- Ballot propositions cannot be amended. At any stage in the process outlined above, a bill can be amended, and, if amended, in many case must be reconsidered one or more times. In contrast, ballot propositions cannot be amended. They are drafted by (usually) an interest group or groups and then go direct to the voters to be ratified or rejected. If there’s a problem in the drafting, it’s baked in and cannot be fixed.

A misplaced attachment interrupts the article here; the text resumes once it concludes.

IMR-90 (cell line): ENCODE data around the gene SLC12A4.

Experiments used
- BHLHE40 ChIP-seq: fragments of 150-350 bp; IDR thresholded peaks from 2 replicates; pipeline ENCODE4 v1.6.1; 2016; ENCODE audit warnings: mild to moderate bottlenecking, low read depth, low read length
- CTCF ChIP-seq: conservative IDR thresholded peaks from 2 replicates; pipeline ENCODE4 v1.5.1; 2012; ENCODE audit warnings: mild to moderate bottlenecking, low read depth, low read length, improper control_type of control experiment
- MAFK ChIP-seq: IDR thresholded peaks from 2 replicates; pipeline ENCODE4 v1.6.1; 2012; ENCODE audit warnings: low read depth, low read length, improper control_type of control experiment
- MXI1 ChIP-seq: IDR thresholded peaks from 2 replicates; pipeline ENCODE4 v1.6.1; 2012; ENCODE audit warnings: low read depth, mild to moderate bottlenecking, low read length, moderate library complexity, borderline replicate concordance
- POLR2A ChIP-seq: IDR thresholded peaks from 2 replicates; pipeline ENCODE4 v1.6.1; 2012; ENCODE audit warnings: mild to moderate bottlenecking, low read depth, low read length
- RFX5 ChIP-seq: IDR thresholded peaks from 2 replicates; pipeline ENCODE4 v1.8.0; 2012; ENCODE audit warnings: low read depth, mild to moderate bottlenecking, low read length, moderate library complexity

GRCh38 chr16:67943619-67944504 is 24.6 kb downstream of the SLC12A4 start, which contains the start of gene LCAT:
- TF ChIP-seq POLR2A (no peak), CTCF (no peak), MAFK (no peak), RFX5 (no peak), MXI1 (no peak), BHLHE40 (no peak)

- In many instances ballot propositions reflect ideas or proposals that failed to make it through normal legislative processes, as such, they are best viewed as an end-around the normal constitutional process for enacting legislation. This year, all three propositions on the ballot represent ideas that failed, in one way or the other, to get through the normal legislative processes. Why some will claim that’s because the legislature is uninformed or corrupt, the fact is that in each instance those who’ve been elected to represent their constituents and to vet legislation–their job in our constitutional system–rejected these proposals (or similar proposals), often after extensive debate and under significant pressure from special interest groups. Those same interest groups often resort to a ballot propositions when their legislative efforts fail, which is exactly what happened here.